Touring Nashville’s Standard Candy Co., famous for its century-old Goo Goo Cluster candy bar, a pair of Owen Graduate School of Management classmates had an oddball bolt of inspiration.
“Wouldn’t it be great to have something similar for dogs?” recalls Craig O’Sullivan. At the time, he and Michael Quaranta were working with the company as part of a class project.
The friends rented a kitchen in hopes of whipping up their own creation. But rather than using chocolate, which is toxic to dogs, they locked onto three ingredients: oats, broth (in bone, vegetable and peanut butter flavors), and coconut oil. They mixed and baked and came up with Granola Barks, which, at 4 inches long and an inch wide, are ringers for human granola bars.
The company touts that each of its treats has less than a gram of sugar, and there’s even a drop of Vitamin E added for circulatory and muscle health.
“It was a lot of trial and error,” O’Sullivan says of the creation process. “We tested it out on dogs over a period of time, and determined that more than 80 percent reacted favorably.”
Quaranta launched the company in 2009 as Two Good Dogs, but struggled to make the business plan work. He took several years off until reuniting with O’Sullivan in 2016 to reboot the idea with a new name and a more ambitious business plan. For now, Granola Barks are sold only online—on Amazon and at gbarks.com—but the partners are in talks with a dog-friendly hotel chain to carry their product.
Beyond that, they’re aiming for bricks-and-mortar stores and a specific clientele.
“If you think of a Whole Foods shopper, that would be without a doubt our target customer,” O’Sullivan says. “We’re looking at young professionals and couples who own a dog and may not have kids yet. The treats are a nutritious dietary supplement, so anyone willing to spend a small premium on their canine companion is a potential customer.”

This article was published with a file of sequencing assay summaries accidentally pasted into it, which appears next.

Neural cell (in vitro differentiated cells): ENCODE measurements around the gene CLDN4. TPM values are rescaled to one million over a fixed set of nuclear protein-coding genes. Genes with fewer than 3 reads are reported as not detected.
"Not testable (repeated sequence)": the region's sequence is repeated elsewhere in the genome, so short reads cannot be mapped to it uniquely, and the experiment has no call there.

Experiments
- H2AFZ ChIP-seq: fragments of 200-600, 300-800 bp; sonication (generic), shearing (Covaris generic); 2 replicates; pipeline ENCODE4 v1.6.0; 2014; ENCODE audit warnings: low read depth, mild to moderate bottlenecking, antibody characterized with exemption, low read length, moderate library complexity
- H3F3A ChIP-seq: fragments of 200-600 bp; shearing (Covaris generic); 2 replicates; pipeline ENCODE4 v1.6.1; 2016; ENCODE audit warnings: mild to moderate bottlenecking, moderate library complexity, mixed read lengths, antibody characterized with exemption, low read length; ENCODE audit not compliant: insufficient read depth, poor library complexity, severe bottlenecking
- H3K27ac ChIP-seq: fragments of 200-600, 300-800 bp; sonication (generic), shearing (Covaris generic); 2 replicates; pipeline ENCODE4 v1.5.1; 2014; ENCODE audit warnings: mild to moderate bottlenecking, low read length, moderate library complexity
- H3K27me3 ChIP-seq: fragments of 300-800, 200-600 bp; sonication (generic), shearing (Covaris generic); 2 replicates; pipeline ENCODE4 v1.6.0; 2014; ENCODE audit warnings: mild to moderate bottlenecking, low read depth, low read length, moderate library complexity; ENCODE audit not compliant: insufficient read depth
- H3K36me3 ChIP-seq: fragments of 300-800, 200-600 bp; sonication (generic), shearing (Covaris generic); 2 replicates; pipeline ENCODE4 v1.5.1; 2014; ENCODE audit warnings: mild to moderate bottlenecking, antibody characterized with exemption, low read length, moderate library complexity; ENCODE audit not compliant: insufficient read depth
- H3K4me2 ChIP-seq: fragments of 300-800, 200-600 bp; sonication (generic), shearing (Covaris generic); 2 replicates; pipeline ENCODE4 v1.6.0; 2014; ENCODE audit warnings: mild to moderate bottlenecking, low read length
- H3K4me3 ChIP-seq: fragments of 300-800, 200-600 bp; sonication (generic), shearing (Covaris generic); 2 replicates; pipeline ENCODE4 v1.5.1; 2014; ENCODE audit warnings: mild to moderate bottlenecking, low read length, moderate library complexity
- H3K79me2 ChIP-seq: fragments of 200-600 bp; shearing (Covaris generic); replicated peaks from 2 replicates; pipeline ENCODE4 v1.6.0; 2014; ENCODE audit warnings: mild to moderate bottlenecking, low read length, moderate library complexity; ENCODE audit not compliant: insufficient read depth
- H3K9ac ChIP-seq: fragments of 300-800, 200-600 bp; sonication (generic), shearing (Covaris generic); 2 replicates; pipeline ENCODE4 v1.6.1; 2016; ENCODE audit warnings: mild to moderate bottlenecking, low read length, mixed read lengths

It’s a bullish time for pet industry spending. Revenues reached a record $66.8 billion in 2016, up from $60.3 billion a year earlier, according to the American Pet Products Association.
For its part, Granola Barks now sells about 500 units per month—each unit contains two bars and sells for between $2 and $3. The snacks are made in Santa Barbara, California, where Quaranta is in charge of operations; O’Sullivan is based in Weehawken, New Jersey, and handles marketing and business development.
O’Sullivan says he developed much of his business acumen at Owen. “Owen taught me how to think and how to view things from different perspectives, to be open-minded, collaborative and optimistic,” he says. “There are going to be challenges, but you have to be resilient and tenacious and push through. Owen certainly helped shape those characteristics.”
O’Sullivan doesn’t have his own dog—“My mobile lifestyle hasn’t been conducive to dog ownership, but I’m likely getting one in the near future,” he says—but he carries Granola Barks samples with him when he walks his neighborhood.
He’s developed a Pavlovian response among his four-legged friends.
“The tails wag and they wolf them down,” O’Sullivan says. “They come right back to me, and they’re ready for more.”